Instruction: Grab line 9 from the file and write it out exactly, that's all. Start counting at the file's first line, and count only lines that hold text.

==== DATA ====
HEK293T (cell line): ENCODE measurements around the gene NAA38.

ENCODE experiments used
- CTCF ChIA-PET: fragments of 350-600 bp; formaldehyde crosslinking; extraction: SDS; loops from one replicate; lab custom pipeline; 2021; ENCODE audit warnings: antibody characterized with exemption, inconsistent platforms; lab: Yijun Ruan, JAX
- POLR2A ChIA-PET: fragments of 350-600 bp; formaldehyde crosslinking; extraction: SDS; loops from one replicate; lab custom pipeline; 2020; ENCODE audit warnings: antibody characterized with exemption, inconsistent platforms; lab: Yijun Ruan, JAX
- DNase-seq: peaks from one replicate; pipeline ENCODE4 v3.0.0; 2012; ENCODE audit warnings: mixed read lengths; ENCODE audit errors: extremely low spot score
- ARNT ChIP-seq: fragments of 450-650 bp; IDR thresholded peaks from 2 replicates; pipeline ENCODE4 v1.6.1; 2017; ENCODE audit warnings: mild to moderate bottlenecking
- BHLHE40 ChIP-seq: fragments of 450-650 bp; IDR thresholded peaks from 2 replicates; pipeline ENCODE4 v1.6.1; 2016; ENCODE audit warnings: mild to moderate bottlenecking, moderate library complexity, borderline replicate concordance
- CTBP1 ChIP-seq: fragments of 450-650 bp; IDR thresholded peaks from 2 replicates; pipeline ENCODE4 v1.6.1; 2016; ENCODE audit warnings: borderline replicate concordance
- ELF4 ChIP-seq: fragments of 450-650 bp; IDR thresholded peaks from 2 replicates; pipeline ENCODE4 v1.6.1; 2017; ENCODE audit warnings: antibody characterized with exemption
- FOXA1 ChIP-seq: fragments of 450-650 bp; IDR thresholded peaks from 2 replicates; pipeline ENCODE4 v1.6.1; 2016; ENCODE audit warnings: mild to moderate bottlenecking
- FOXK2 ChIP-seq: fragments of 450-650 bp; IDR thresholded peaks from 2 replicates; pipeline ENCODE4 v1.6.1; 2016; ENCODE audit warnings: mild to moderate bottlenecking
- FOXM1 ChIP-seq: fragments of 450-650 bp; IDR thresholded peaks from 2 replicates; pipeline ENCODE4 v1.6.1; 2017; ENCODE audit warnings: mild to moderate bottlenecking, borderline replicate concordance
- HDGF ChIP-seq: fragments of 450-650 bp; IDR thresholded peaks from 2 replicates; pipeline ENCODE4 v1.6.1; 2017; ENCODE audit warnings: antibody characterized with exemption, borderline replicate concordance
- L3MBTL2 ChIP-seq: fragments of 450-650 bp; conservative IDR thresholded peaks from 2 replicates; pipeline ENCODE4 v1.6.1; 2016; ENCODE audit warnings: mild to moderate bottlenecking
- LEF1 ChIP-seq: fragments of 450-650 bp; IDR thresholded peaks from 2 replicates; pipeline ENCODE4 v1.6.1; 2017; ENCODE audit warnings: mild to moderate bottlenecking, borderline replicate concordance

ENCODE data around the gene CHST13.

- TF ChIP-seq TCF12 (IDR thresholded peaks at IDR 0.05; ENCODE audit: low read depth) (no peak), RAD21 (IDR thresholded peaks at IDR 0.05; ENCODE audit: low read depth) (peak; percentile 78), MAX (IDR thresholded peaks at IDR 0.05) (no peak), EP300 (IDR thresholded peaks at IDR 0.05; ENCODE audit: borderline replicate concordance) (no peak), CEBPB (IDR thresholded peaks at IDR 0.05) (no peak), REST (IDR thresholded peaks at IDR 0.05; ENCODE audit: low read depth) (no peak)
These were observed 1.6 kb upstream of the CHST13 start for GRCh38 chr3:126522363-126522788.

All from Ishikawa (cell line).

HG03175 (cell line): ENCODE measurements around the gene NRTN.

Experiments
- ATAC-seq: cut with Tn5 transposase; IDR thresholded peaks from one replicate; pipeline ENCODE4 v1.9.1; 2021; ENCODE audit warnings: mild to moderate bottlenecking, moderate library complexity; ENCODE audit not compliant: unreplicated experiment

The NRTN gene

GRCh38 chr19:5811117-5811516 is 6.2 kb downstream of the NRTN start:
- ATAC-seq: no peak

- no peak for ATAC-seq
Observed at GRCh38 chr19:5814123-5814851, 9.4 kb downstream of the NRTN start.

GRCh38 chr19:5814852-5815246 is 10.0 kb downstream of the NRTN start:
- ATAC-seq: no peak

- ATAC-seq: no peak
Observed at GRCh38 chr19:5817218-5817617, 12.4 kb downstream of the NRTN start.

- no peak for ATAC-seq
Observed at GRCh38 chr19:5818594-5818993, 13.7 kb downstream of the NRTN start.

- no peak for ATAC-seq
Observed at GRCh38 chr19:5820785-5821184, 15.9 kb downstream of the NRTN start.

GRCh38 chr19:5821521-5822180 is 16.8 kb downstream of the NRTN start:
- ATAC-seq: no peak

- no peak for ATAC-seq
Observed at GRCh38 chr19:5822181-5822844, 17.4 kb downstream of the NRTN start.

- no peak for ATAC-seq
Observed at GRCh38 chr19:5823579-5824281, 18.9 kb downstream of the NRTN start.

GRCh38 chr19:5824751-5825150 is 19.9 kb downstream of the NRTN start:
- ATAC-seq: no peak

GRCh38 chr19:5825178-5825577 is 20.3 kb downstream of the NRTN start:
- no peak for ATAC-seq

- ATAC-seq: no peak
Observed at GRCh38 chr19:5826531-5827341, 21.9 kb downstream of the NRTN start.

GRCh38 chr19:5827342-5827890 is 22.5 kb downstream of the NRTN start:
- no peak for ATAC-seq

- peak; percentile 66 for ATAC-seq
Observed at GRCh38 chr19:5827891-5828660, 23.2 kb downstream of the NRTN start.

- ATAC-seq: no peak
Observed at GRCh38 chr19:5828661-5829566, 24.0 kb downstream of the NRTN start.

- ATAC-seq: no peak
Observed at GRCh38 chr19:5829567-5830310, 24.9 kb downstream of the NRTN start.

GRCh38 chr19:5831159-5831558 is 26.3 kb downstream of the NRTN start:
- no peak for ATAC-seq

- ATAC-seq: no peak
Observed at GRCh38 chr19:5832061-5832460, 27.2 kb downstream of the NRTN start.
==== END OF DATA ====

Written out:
- ELF4 ChIP-seq: fragments of 450-650 bp; IDR thresholded peaks from 2 replicates; pipeline ENCODE4 v1.6.1; 2017; ENCODE audit warnings: antibody characterized with exemption